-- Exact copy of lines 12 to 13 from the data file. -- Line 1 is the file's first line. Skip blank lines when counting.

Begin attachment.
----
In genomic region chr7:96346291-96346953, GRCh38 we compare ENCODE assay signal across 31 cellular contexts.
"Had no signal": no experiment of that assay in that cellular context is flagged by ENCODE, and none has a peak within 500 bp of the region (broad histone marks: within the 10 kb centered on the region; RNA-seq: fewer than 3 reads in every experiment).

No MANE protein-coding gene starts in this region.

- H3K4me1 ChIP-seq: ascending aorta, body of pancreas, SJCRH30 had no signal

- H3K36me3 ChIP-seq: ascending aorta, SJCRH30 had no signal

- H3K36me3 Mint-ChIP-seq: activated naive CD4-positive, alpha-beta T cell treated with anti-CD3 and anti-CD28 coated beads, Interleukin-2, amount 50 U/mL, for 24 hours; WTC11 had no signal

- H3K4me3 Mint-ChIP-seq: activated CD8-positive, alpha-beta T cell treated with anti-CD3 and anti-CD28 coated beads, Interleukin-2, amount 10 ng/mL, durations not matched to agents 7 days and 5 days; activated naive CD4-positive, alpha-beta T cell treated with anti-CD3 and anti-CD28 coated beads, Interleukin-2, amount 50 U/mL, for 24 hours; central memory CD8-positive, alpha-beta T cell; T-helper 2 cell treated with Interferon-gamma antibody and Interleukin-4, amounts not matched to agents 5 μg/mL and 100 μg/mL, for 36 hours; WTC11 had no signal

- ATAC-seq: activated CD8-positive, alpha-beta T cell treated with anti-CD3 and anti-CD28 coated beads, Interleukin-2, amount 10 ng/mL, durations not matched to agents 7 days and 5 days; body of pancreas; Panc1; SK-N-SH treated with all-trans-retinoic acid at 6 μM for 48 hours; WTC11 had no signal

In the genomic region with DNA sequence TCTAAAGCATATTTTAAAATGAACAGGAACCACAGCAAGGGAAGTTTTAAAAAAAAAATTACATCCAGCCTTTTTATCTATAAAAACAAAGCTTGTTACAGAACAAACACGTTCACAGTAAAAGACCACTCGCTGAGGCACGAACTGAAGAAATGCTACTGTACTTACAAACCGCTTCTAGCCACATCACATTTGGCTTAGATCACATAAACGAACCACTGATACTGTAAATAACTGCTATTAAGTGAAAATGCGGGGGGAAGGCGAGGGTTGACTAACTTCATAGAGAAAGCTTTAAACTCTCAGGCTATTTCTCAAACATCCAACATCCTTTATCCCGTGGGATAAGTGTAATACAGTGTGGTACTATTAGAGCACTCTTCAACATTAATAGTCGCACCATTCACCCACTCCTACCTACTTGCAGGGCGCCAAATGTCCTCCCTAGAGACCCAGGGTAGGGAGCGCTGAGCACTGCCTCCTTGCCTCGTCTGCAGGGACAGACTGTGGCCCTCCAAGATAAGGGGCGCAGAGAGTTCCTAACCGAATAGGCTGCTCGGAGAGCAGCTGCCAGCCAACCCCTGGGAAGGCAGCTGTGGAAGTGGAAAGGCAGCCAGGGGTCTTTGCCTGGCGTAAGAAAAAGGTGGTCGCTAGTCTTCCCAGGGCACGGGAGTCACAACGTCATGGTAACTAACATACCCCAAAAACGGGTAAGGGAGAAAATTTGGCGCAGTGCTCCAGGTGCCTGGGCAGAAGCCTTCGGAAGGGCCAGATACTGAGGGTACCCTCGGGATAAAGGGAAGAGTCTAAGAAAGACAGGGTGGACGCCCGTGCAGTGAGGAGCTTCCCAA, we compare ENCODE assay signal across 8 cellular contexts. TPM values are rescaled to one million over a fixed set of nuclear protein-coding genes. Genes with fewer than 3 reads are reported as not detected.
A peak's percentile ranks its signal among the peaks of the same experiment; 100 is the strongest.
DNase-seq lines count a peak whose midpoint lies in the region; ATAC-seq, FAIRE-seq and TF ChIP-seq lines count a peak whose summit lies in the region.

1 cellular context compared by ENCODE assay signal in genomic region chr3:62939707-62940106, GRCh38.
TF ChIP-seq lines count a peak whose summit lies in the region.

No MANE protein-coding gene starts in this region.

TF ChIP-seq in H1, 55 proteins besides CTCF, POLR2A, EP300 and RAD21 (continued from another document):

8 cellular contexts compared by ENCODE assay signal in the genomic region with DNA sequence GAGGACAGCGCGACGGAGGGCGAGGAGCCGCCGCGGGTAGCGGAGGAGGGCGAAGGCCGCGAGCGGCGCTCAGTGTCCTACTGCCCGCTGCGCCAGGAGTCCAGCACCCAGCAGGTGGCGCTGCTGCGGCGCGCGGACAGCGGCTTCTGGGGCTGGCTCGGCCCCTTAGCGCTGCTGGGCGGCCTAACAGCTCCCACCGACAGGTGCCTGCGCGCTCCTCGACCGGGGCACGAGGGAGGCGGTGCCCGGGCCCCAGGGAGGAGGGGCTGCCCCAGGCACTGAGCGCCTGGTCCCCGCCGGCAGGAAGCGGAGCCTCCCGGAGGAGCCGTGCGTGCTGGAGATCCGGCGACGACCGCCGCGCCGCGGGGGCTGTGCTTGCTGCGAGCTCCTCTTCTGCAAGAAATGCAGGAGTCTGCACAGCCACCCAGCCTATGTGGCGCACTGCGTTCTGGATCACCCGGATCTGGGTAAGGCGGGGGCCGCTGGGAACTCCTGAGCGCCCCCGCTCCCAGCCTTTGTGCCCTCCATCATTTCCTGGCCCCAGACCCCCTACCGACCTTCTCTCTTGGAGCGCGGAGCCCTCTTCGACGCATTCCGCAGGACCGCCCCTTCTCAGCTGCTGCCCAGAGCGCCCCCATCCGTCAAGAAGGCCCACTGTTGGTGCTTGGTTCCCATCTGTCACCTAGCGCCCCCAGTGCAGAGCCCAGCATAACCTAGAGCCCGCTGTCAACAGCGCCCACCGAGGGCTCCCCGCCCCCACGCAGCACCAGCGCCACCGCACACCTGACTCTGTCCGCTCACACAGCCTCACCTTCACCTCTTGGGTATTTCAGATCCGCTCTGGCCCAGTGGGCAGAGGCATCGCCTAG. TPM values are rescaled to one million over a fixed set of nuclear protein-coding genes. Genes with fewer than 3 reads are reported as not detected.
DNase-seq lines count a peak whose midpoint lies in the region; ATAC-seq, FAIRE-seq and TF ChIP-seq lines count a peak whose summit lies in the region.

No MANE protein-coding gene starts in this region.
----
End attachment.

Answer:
1 cellular context compared by ENCODE assay signal in genomic region chr3:62939707-62940106, GRCh38.
TF ChIP-seq lines count a peak whose summit lies in the region.